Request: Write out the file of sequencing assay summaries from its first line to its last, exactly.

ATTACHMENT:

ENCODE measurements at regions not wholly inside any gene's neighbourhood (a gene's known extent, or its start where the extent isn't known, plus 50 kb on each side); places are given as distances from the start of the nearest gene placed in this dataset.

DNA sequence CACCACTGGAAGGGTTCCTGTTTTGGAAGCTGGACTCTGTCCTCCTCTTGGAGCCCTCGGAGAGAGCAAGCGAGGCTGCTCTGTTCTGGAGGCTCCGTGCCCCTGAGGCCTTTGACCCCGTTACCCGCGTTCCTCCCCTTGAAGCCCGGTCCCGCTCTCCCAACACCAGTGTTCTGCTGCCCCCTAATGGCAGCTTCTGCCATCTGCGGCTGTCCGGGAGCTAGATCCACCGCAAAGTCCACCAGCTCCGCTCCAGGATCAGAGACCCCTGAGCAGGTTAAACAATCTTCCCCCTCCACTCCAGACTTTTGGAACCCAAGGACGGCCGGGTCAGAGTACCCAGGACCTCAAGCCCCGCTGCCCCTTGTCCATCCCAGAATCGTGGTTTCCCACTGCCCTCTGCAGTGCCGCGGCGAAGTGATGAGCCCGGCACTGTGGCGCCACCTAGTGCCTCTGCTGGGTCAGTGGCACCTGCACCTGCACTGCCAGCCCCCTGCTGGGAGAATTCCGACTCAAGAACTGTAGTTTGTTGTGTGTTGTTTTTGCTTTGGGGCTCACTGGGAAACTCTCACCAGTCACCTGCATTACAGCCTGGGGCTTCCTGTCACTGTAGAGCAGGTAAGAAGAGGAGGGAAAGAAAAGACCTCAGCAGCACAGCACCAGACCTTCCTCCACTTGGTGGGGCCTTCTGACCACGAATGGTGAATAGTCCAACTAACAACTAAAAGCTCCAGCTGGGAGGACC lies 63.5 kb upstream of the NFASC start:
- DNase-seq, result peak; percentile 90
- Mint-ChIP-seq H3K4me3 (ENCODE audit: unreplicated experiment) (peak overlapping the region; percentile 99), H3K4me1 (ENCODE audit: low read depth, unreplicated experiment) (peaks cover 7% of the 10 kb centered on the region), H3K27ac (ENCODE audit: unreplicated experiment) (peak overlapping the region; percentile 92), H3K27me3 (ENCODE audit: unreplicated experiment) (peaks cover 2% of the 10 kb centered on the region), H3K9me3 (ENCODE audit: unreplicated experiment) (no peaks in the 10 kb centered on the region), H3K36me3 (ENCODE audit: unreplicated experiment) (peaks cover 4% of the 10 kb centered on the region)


ENCODE measurements at regions not wholly inside any gene's neighbourhood (a gene's known extent, or its start where the extent isn't known, plus 50 kb on each side); places are given as distances from the start of the nearest gene placed in this dataset.

DNA sequence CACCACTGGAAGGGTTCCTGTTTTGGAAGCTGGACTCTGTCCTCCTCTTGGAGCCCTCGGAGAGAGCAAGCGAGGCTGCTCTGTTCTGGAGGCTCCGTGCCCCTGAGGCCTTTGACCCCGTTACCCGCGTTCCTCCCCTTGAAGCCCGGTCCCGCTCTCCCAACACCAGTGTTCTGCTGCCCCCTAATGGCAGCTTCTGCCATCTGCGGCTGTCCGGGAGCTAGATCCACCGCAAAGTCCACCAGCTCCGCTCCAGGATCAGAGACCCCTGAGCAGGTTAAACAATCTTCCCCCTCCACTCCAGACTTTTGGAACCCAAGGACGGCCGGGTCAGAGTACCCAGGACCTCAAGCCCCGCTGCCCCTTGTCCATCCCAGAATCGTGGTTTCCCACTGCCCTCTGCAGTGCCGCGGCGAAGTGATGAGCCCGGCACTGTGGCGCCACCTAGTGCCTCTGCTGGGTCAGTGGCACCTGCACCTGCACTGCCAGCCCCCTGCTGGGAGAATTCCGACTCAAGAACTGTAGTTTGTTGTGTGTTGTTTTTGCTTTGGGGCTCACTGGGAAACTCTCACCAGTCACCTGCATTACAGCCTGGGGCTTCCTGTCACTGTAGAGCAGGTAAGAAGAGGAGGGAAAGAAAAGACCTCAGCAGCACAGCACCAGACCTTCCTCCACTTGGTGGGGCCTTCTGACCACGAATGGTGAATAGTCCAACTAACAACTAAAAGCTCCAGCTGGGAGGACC lies 63.5 kb upstream of the NFASC start:
- DNase-seq, result peak; percentile 90
- Mint-ChIP-seq H3K4me3 (ENCODE audit: unreplicated experiment) (peak overlapping the region; percentile 99), H3K4me1 (ENCODE audit: low read depth, unreplicated experiment) (peaks cover 7% of the 10 kb centered on the region), H3K27ac (ENCODE audit: unreplicated experiment) (peak overlapping the region; percentile 92), H3K27me3 (ENCODE audit: unreplicated experiment) (peaks cover 2% of the 10 kb centered on the region), H3K9me3 (ENCODE audit: unreplicated experiment) (no peaks in the 10 kb centered on the region), H3K36me3 (ENCODE audit: unreplicated experiment) (peaks cover 4% of the 10 kb centered on the region)